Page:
if (type == String.class)
     RTTIUtils.invokeSetter(bean, method, testStr);
    else if (type == boolean.class)
     RTTIUtils.invokeSetter(bean, method, testBoolean);
    else if (type == byte.class)
     RTTIUtils.invokeSetter(bean, method, testByte);
    else if (type == char.class)
     RTTIUtils.invokeSetter(bean, method, testChar);
    else if (type == short.class)
     RTTIUtils.invokeSetter(bean, method, testShort);
    else if (type == int.class)
     RTTIUtils.invokeSetter(bean, method, testInt);
    else if (type == long.class)
     RTTIUtils.invokeSetter(bean, method, testLong);
    else if (type == float.class)
     RTTIUtils.invokeSetter(bean, method, testFloat);
    else if (type == double.class)
     RTTIUtils.invokeSetter(bean, method, testDouble);
    else if (type == Boolean.class)
     RTTIUtils.invokeSetter(bean, method, testBooleanObj);
    else if (type == Byte.class)
     RTTIUtils.invokeSetter(bean, method, testByteObj);
    else if (type == Character.class)
     RTTIUtils.invokeSetter(bean, method, testCharacterObj);
    else if (type == Short.class)
     RTTIUtils.invokeSetter(bean, method, testShortObj);
    else if (type == Integer.class)
     RTTIUtils.invokeSetter(bean, method, testIntegerObj);
    else if (type == Long.class)
     RTTIUtils.invokeSetter(bean, method, testLongObj);
    else if (type == Float.class)
     RTTIUtils.invokeSetter(bean, method, testFloatObj);
    else if (type == Double.class)
     RTTIUtils.invokeSetter(bean, method, testDoubleObj);
    else if (type == Date.class)
     RTTIUtils.invokeSetter(bean, method, testDate);

  return bean;

(here all variables starting with test are constants)
Seems really annoying to write all this ifs and, also what if we will need to check values? Another function will also need this nested ifs!
In this case I usually do the following (factory method -like solution):

 private static final Map initObjects = new HashMap();
 private static boolean isCosideredType(Class type) {
  return initObjects.containsKey(type);
 static {
  initObjects.put(String.class, testStr);
  initObjects.put(boolean.class, testBoolean);
  initObjects.put(byte.class, testByte);
  initObjects.put(char.class, testChar);
  initObjects.put(short.class, testShort);
  initObjects.put(int.class, testInt);
  initObjects.put(long.class, testLong);
  initObjects.put(float.class, testFloat);
  initObjects.put(double.class, testDouble);
  initObjects.put(Boolean.class, testBooleanObj);
  initObjects.put(Byte.class, testByteObj);
  initObjects.put(Character.class, testCharacterObj);
  initObjects.put(Short.class, testShortObj);
  initObjects.put(Integer.class, testIntegerObj);
  initObjects.put(Long.class, testLongObj);
  initObjects.put(Float.class, testFloatObj);
  initObjects.put(Double.class, testDoubleObj);
  initObjects.put(Date.class, testDate);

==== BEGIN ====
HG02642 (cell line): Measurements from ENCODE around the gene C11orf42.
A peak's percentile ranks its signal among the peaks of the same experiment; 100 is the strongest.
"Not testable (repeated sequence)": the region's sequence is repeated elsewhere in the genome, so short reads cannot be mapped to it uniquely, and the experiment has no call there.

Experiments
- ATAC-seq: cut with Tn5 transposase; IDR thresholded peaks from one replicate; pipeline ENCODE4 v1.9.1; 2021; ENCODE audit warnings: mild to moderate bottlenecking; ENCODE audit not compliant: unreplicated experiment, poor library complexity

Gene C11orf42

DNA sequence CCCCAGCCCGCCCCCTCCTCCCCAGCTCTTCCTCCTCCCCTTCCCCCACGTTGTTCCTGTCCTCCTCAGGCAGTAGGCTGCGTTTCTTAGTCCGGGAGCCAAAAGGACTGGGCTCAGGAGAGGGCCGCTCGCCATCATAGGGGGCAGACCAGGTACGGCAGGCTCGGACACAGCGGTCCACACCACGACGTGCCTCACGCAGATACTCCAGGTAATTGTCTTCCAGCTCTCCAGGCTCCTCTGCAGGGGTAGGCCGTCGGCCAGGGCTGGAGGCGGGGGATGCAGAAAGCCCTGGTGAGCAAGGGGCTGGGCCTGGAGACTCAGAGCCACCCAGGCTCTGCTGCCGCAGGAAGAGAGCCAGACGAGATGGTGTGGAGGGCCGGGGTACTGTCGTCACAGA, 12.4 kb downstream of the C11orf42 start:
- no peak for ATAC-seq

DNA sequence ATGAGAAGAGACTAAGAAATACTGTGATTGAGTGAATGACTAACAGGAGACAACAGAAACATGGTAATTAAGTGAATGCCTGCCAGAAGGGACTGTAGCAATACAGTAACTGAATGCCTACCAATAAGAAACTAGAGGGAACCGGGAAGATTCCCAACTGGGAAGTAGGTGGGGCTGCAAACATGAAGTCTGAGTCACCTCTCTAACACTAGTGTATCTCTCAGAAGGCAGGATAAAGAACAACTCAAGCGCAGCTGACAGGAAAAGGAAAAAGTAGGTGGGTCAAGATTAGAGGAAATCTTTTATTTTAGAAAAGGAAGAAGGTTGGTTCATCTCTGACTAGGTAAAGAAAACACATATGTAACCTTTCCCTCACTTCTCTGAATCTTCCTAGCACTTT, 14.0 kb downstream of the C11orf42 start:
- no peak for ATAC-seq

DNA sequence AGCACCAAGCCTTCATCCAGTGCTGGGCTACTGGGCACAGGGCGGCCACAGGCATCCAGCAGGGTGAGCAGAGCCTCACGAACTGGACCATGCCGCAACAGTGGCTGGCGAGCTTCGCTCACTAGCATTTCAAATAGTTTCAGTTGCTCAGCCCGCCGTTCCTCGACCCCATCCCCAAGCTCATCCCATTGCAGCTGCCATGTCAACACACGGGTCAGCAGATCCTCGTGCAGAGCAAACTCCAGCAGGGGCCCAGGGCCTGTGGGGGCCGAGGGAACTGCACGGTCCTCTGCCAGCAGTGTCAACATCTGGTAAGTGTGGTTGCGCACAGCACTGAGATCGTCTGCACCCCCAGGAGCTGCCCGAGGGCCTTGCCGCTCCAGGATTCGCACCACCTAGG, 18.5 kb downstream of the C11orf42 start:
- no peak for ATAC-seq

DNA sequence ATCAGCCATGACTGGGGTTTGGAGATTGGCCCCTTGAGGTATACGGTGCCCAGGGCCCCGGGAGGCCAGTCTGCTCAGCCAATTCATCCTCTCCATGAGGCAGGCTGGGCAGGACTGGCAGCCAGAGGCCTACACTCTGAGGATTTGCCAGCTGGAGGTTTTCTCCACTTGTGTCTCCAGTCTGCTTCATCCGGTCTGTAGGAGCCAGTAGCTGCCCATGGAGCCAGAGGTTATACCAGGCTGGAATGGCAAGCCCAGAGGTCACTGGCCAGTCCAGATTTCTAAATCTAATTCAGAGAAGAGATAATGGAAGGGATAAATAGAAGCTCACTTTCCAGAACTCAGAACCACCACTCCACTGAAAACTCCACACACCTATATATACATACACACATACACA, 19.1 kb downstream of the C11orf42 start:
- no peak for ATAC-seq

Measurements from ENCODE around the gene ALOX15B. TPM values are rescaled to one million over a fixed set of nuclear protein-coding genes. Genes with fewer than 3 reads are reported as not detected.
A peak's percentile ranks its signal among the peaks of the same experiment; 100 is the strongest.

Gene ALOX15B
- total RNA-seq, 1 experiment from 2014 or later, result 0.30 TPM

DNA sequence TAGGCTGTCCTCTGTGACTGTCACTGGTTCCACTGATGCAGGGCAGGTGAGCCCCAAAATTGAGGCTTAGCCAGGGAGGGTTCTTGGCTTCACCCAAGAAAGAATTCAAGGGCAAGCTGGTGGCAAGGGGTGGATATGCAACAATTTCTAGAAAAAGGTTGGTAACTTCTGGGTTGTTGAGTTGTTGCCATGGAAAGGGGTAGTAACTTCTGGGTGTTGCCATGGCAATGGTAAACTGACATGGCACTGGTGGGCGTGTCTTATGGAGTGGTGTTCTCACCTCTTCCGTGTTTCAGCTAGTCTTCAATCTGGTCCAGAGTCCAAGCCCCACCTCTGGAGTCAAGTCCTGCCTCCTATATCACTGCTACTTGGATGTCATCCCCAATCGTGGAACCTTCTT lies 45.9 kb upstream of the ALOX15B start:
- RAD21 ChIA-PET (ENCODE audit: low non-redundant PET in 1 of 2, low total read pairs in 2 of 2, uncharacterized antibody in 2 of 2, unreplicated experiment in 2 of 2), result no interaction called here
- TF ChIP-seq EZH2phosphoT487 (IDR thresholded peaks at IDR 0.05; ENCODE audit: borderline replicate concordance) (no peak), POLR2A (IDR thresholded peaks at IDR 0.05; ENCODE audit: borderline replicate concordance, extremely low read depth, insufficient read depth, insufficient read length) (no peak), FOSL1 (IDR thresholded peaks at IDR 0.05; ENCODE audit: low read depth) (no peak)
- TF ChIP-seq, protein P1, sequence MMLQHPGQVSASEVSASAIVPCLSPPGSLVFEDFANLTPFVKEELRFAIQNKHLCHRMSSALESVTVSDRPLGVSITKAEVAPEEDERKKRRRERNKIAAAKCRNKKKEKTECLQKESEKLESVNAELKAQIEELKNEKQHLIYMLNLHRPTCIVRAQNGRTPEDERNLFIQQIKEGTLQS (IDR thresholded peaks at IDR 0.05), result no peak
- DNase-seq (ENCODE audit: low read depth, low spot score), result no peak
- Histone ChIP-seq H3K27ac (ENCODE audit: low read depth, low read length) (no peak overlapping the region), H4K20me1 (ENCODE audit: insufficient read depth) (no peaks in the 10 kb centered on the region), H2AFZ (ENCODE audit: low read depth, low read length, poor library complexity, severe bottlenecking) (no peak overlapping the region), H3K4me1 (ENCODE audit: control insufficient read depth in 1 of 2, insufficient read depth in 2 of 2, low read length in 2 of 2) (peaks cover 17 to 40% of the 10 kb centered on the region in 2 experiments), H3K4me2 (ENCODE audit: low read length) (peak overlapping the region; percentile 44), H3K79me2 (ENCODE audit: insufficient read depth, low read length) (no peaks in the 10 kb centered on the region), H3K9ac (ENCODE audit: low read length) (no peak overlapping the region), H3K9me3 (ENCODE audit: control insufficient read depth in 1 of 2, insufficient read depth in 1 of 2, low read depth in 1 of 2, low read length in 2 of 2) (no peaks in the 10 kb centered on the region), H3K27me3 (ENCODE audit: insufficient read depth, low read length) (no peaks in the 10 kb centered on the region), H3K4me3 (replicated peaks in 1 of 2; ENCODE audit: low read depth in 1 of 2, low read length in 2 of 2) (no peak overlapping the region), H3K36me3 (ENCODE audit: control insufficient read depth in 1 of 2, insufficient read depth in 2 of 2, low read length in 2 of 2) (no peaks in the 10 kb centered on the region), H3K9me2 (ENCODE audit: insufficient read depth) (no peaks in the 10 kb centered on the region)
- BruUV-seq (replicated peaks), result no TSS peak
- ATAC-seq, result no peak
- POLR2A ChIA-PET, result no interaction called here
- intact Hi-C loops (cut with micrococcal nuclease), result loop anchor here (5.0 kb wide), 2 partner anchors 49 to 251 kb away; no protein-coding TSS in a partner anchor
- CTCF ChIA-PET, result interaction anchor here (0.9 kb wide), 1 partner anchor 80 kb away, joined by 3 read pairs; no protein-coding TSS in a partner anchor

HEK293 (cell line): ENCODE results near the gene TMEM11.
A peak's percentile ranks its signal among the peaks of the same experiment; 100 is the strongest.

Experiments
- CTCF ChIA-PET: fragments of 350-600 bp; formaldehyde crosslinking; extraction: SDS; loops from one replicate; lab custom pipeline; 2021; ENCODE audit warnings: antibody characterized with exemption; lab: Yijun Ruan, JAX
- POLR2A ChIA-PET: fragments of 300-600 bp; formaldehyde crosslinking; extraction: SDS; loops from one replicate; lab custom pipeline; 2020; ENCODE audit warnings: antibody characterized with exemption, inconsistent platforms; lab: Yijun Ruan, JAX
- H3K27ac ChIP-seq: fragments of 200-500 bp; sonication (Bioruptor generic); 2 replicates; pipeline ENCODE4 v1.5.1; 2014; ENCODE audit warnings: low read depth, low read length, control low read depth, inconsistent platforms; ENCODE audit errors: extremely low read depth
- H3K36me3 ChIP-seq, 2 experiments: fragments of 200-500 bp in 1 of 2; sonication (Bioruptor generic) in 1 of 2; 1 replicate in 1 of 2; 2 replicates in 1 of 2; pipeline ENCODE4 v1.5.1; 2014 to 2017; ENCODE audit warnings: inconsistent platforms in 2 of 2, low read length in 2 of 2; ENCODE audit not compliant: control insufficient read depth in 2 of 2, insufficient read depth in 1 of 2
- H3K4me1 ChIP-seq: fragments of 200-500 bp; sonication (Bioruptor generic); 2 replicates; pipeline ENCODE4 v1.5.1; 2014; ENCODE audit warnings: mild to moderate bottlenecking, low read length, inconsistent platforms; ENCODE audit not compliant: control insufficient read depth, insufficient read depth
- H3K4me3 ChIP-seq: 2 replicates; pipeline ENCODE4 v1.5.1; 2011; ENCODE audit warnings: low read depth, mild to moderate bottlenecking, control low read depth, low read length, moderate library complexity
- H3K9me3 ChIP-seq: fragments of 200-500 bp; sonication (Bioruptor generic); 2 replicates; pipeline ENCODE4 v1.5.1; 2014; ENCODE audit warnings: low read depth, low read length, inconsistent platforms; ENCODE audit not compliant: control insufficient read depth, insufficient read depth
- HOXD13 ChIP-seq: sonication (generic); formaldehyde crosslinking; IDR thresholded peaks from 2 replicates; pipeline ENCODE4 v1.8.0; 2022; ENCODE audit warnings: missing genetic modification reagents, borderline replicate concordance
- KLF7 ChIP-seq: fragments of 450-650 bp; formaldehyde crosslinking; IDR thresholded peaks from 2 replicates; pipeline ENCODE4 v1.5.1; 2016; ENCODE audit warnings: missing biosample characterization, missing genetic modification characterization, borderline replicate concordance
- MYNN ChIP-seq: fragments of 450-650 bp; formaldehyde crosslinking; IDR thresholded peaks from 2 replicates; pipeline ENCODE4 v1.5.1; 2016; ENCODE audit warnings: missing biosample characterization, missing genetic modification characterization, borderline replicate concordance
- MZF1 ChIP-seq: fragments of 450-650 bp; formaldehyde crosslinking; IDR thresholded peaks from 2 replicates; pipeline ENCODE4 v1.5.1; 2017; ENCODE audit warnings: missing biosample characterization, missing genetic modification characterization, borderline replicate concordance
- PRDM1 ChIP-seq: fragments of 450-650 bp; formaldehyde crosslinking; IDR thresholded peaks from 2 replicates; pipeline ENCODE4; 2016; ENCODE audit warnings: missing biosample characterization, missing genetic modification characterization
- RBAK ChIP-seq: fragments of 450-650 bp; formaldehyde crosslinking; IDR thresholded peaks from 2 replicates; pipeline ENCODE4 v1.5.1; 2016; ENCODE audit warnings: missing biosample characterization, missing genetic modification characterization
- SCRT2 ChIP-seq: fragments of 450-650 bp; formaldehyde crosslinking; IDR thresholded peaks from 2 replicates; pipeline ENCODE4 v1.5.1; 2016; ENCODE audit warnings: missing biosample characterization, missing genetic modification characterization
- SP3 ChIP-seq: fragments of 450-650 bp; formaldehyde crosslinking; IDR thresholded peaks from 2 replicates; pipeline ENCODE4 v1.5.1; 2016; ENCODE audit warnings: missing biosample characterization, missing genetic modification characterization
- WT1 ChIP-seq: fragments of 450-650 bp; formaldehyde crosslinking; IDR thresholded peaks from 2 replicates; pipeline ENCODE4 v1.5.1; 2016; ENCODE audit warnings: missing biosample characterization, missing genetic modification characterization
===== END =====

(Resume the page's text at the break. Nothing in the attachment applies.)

protected static Object fillTestBean(Object bean) throws InvocationTargetException, IllegalArgumentException, IllegalAccessException {
  Method[] methods = bean.getClass().getMethods();

  for (Method method : methods) {
   if (RTTIUtils.isSetter(method)) {
    Class type = RTTIUtils.getSetterType(method);
    if (isCosideredType(type)) {
     RTTIUtils.invokeSetter(bean, method, initObjects.get(type));

  return bean;

Creating Web 2.0 RIA applications with Flex and Rails

Flex now is much for web development: we have OOP there, fine web-services integration, code and layout separation and more.
I personally think that the best way of creating web application is designing (or modeling) how it’ll look like for the end-user, what and what it going to afford to the end-user. So, let us think we already have some Flex web-application and going to connect it to some web-server to make it do something meaningful.
We have at least 4 options here, we can use:

  1. Custom XML-based HTTP service;
  2. Custom non-XML HTTP service;
  3. SOAP-based web-service;
  4. AMF (Adobe proprietary) based service.
1. Custom XML-based HTTP service

Flex will send HTTP request and receive XML answer like following:

<?xml version="1.0" encoding="UTF-8" ?>
  <item product="Computer">

Pro here is that you can do comparatively small XML here (smaller that SOAP one).
Contra is that you are responsible for constricting XML on the server side and working with it (say, using DOM) on the client side.
It is rather inconvenient to do this additional work dealing with some XML structures, but many systems work just the way I described here.

2. Custom non-XML HTTP service

Similar to previous approach, but here you deal with yourself designed metadata like:


It can be not so verbose as XML, but you are now responsible for parsing your custom structures by yourself. It has so many troubles that it even does not worth to be considered, unless you write system like AMF by yourself.

3. SOAP-based web-service

Absolutely pain-free method, since now nearly all web-application frameworks have transparent built-in methods for SOAP based web-services. So does Flex. Troubles could begin here when you experience high loads with crowds of users. Constructing and parsing big XMLs will kill your web-servers and channels. SOAP does best with heterogeneous systems integration like those used in b2b, but it is too heavy for ordinary web applications.